The euro stabilized on Monday and Asian share markets rose after Greece requested emergency aid and as a raft of U.S. data showed its economic recovery was gathering strength.

Shares in Europe were expected to follow Asian markets higher, with Britain's FTSE 100 <.FTSE>, Germany's DAX <.GDAXI> and France's CAC-40 <.FCHI> all likely opening up about 0.5 percent. <.EU>

Greece's finance minister said on Sunday aid from the EU and IMF would arrive in time to avert what would be the euro zone's first sovereign debt default, although there were growing signs that a 45 billion euro ($60 billion) rescue package would have to be bigger.

While Greece's debt crisis has cast a cloud over recovery prospects for Europe and rattled global markets, U.S. data on Friday underscored that the world's largest economy was continuing to gather strength, buoying investor sentiment.

New U.S. home sales rose at their fastest pace in 47 years in March and new orders for durable goods grew strongly, helping U.S. stocks to a 19-month high. <.

Although there is much uncertainty about how soon Greece can get aid, and fears remain that the problem could spread to other euro-zone economies, such as Portugal and Spain, the mood was encouraging for investors to take on a little more risk in the short-term, traders said.

The MSCI index of Asia-Pacific shares outside Japan rose 1.3 percent on Monday, with its technology sub-index leading the gains. The main index lost about 1.5 percent last week but is up about 2 percent so far on the month.

Japan's Nikkei average climbed more than 2 percent, breaking above resistance at the level of its 25-day moving average at about 11,000, despite political uncertainty with Prime Minister Yukio Hatoyama in a tight spot over a U.S. base row. <.

It appears that Greece is getting aid, but whether this is the ultimate solution is a big question. As well, investors may be reluctant to buy the Nikkei much ahead of results later this week, said Nagayuki Yamagishi, a strategist at Mitsubishi UFJ Securities.

The Nikkei was helped by a 3 percent jump in Toyota Motor Corp <7203.T>. A newspaper reported the automaker is likely to have posted an operating profit of as high as 50 billion yen ($532 million) for the past financial year, above a market consensus of 42.35 billion yen.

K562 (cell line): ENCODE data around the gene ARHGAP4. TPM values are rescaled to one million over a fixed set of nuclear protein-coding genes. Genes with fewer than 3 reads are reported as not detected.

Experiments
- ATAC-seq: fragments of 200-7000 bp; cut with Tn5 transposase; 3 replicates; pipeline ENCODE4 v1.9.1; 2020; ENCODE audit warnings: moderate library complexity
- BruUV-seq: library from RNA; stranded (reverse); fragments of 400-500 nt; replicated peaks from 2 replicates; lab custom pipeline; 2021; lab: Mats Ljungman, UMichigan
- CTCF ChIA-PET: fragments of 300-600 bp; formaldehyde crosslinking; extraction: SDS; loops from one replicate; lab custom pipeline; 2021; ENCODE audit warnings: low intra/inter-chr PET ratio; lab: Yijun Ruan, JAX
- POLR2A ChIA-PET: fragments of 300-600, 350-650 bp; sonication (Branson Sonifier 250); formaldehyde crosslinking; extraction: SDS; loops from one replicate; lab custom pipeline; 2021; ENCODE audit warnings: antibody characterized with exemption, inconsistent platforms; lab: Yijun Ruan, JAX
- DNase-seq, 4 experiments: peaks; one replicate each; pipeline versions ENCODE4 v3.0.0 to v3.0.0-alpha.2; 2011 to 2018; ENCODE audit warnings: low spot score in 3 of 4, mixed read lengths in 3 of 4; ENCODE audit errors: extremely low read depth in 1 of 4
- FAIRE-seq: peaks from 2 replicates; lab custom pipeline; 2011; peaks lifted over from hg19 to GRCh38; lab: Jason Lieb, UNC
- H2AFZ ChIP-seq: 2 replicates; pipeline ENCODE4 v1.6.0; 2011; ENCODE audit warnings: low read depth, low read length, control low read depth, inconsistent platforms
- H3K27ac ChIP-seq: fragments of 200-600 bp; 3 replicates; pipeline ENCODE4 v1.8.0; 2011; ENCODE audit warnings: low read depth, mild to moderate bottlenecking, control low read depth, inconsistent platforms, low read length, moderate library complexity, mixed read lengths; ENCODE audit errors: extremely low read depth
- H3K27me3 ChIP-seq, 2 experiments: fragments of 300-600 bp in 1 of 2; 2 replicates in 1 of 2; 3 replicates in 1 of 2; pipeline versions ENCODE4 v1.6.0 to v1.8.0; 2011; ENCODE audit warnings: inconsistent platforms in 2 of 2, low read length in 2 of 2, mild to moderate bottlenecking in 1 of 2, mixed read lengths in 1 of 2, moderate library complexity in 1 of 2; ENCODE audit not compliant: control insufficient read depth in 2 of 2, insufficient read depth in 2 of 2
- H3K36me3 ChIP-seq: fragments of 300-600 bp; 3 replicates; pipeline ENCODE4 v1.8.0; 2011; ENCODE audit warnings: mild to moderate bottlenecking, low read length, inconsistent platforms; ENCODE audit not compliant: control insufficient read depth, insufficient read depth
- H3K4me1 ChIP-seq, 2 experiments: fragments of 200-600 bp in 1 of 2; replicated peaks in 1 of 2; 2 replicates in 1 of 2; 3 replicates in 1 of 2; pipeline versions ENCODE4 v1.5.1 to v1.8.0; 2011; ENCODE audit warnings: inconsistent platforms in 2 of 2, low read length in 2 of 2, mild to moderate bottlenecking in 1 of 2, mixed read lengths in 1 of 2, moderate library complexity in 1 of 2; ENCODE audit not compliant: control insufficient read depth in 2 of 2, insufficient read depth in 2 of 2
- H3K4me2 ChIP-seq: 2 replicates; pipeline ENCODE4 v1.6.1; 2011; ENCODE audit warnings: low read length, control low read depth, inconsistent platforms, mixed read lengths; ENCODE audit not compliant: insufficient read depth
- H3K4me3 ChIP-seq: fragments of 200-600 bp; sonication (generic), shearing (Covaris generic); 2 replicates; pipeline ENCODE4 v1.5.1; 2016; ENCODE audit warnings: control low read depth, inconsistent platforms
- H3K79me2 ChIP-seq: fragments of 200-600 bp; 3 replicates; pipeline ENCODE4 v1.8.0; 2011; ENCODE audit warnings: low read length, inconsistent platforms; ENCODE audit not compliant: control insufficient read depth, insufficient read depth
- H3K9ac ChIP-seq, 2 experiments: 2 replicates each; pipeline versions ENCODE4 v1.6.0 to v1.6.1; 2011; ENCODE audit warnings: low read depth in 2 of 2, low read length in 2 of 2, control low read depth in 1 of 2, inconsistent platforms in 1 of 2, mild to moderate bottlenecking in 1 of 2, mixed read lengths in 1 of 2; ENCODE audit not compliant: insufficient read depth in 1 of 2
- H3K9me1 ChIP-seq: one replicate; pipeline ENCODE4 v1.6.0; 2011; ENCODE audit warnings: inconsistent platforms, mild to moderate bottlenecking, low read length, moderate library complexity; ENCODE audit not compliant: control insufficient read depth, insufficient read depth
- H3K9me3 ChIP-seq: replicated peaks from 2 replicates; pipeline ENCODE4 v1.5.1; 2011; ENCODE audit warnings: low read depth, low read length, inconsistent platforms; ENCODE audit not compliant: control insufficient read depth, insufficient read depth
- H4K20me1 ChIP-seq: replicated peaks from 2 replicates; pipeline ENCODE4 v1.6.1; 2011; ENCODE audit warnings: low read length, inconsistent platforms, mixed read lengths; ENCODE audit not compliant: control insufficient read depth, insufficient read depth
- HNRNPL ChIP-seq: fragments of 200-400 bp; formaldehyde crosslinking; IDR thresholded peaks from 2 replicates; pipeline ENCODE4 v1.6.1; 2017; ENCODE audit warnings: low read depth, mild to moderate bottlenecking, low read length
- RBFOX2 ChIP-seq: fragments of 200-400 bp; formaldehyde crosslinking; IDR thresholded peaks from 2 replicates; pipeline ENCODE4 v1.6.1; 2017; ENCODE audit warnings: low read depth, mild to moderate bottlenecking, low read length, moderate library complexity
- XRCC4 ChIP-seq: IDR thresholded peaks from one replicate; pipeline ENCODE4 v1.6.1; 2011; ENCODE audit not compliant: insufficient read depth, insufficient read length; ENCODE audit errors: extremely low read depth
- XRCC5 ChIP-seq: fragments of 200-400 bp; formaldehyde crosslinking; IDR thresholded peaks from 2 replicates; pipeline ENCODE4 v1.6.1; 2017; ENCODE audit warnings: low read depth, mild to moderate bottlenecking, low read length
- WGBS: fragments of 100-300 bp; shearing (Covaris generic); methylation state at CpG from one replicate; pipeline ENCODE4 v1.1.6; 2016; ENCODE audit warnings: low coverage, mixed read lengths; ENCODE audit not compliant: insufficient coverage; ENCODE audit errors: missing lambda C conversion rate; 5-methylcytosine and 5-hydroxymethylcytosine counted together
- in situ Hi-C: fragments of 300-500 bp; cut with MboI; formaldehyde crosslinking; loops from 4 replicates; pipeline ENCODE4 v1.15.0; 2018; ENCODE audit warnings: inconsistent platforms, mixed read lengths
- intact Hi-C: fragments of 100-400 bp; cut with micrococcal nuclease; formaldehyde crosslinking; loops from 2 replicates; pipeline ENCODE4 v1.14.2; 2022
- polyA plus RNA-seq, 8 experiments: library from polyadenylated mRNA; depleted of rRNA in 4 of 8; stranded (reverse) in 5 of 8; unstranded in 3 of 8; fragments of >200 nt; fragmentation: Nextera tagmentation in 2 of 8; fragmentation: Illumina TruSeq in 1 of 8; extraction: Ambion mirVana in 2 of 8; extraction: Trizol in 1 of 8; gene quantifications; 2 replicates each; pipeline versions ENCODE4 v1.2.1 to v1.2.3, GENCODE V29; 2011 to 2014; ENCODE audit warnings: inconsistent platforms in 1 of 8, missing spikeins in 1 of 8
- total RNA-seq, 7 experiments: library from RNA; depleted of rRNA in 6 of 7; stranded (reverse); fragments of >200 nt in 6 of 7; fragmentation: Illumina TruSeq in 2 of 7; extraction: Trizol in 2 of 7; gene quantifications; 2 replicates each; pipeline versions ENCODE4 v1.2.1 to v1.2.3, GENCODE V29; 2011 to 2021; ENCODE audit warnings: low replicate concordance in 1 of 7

Still, the market was wary over the longer-term outlook after the International Monetary Fund cautioned the Group of 20 against overconfidence reviewing countries' forecasts for the next three to five years to see whether proposed policies would produce a stable mix of growth in rich and emerging economies.


The euro was steady at around $1.3380 after a short-covering rebound on Friday. It fell as far as $1.3201 in the previous session, its lowest since April 2009, but it recovered as Greece sought to activate the financial aid package.

Against the yen, the euro edged up 0.3 percent to about 126.00 yen, having risen 1 percent on Friday. Investors in the stock market welcome a weaker yen as it boosts exporters' profits when they are repatriated.

Commodity prices were also firm, encouraged by signs for a steady recovery in the economy.

Oil extended Friday's move above $85 a barrel as a sharp jump in U.S. new home sales signaled a stronger economic recovery and boosted the outlook for energy demand.

Copper prices rose more than 1 percent early on Monday, with London futures extending the previous session's gains, while gold was steady around one-week highs.

The Australian dollar, a commodity-linked currency, rose to a 19-month high of about 87.60 yen, while the Canadian dollar also rose to its highest since October 2008.

(Additional reporting by Kaori Kaneko and Elaine Lies; Editing by Kazunori Takada)